a party is misled or not as to the person give fied the authority to buy shares. Egerton and Unthank now (Feb. 9) she wed cause, ing the notice, the object of the notice is answered by This was an action brought by the plaintif, be and contended, upon the authority of Chapman v. the information of the dishonour of the bill: the per was a broker, to recover 1501. the price paid by za Keane (3 A. & E. 193), that the notice was sufficient, son to whom notice is given is entitled to withdraw for certain shares in the Belgian Easteta Justas it being enough if a defendant had notice of dis- from the effects of it, or take a remedy against the Railway Company. honour from any one who was a party to the bill, prior party; and we think it reasonable to hold, that At the trial it appeared that the authority givea ta although not the holder.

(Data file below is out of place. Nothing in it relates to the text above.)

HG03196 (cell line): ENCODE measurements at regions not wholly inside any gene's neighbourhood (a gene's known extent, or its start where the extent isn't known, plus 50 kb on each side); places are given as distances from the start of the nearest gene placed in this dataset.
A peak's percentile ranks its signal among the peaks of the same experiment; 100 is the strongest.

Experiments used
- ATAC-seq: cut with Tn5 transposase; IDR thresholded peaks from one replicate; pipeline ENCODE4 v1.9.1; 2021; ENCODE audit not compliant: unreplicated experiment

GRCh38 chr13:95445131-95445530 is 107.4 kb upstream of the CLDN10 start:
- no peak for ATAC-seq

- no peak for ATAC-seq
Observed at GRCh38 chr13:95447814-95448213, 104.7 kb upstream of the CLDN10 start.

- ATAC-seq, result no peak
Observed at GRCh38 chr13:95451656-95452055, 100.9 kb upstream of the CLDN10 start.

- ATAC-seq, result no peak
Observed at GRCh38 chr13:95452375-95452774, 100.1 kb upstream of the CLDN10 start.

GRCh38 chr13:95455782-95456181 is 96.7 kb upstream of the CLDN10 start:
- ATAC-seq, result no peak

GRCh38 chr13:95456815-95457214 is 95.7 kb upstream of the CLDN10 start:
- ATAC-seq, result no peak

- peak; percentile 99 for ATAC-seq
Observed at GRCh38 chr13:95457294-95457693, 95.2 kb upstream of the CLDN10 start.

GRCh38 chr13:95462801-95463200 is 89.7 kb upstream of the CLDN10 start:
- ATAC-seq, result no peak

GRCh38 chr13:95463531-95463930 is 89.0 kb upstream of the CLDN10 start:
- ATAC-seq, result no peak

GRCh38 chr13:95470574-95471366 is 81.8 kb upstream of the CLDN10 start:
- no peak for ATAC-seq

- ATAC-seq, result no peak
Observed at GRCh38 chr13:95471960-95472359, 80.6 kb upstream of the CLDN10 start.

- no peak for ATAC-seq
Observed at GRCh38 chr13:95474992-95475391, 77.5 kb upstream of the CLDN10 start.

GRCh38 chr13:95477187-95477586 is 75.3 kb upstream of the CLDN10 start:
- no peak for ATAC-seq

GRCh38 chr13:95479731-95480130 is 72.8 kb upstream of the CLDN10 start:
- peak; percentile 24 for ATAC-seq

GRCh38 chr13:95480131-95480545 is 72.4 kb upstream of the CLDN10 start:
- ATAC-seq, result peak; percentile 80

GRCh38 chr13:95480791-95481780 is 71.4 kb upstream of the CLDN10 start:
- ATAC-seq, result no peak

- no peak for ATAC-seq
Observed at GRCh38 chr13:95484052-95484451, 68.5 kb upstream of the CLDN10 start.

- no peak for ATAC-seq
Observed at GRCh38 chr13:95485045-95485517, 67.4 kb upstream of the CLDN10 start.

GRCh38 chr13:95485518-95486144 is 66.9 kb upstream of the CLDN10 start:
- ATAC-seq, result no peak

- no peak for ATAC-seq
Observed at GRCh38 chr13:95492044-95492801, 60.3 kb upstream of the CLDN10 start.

the misrepresentation of the name of a person on the plaintiff by the defendant was to buy fifty shera Jerris and Atkinson, contrà. Cur adr, rult. whose behalf notice is given ought not wholly to avoid in this company. By the prospectus which was put
Some time after, the judgment of the Court was the notice, but only to place the party giving it in the in, it appeared that no shares were to be issued by delivered by